This movement of nature into the "order of theatricality, seduction and enchanted spectacle" did not, however, exist only in the sartorial realm.10 The notion that nature could be readily transformed into ornament was also demonstrated in the public sphere. People could experience "nature" in the burgeoning public natural history museums, via widely circulating books and periodicals, and through participation in nature-related home recreations, all of which resulted in the popularization of science as a "large scale enterprise."11 Charles Darwin's theories of evolution, first published in 1859, initiated an interest in organizing natural history collections according to his logical, evolutionary taxonomy. His work was so widely disseminated that even periodicals such as Godey's placed Origin of Species by Means of Natural Selection on their recommended reading list.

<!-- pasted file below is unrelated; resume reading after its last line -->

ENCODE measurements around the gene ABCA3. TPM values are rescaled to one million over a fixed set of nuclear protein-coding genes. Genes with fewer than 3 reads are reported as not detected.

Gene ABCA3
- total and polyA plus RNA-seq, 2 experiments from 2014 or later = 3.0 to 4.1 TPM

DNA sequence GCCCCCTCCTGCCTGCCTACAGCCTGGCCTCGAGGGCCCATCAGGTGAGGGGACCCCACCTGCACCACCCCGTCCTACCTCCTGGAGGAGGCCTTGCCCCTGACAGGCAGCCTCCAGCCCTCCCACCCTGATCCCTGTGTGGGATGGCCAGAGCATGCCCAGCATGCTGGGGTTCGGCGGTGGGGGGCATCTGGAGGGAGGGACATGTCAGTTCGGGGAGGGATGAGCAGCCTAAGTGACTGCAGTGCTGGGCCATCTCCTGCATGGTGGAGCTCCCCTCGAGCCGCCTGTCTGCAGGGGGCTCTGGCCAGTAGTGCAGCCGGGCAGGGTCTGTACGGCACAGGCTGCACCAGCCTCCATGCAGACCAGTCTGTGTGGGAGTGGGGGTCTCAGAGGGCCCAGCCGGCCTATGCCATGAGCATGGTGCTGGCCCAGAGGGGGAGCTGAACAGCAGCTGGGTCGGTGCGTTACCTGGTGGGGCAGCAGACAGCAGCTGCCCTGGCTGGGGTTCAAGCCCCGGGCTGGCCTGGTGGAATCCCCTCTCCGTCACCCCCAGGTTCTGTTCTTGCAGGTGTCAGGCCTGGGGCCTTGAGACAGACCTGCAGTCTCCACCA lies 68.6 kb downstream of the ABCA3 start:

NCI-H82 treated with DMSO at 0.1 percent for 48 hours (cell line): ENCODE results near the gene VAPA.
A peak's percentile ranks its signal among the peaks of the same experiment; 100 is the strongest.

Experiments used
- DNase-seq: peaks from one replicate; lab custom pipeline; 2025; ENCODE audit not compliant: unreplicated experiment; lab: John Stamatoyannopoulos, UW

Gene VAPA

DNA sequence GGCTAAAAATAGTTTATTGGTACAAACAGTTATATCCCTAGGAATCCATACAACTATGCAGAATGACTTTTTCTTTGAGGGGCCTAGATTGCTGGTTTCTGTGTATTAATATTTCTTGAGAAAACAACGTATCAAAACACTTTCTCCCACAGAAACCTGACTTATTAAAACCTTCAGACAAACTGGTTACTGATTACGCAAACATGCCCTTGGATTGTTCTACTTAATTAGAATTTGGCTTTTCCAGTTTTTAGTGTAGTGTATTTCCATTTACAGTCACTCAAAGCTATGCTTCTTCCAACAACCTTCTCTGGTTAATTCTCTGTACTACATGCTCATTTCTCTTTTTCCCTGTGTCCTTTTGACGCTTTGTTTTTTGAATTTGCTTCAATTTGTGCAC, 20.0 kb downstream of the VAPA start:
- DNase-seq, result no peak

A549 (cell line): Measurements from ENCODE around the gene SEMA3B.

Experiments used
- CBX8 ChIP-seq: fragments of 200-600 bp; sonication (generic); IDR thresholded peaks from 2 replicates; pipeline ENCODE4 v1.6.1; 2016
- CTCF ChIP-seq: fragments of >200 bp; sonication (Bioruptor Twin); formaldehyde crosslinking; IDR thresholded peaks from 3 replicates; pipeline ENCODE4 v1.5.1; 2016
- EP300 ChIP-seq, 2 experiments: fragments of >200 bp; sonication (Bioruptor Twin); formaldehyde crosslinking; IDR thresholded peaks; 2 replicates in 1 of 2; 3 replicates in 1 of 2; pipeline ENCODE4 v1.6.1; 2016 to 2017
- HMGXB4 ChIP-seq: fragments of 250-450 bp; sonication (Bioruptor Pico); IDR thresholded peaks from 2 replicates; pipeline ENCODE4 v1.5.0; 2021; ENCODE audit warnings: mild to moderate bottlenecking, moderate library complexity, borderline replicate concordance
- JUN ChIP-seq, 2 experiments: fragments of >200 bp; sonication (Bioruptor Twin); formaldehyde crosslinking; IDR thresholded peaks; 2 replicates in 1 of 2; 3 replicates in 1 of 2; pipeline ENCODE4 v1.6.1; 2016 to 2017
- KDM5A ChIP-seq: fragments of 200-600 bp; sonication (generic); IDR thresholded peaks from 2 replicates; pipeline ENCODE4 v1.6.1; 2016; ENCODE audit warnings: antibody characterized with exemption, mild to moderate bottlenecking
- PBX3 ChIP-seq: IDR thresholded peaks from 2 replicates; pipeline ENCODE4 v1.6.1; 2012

More accessible books also proliferated, among them Johnson's Natural History. Published in 1874, Johnson's offered the "great mass of readers" (as opposed to the "scientific naturalist") a comprehensive look at the animal kingdom, "a subject full of poetry as of philosophy, of romance as of reason."12 The novel-like prose and the whimsical illustrations present a sentimentalized view of the animal world. The picture facing the preface, for example, depicts an owl in artist's garb at an easel, painting an image of an elephant. The book was intended to be didactic, however, and is divided into the various animal classes, including the genus and species names, and does present the behavioral patterns of each creature.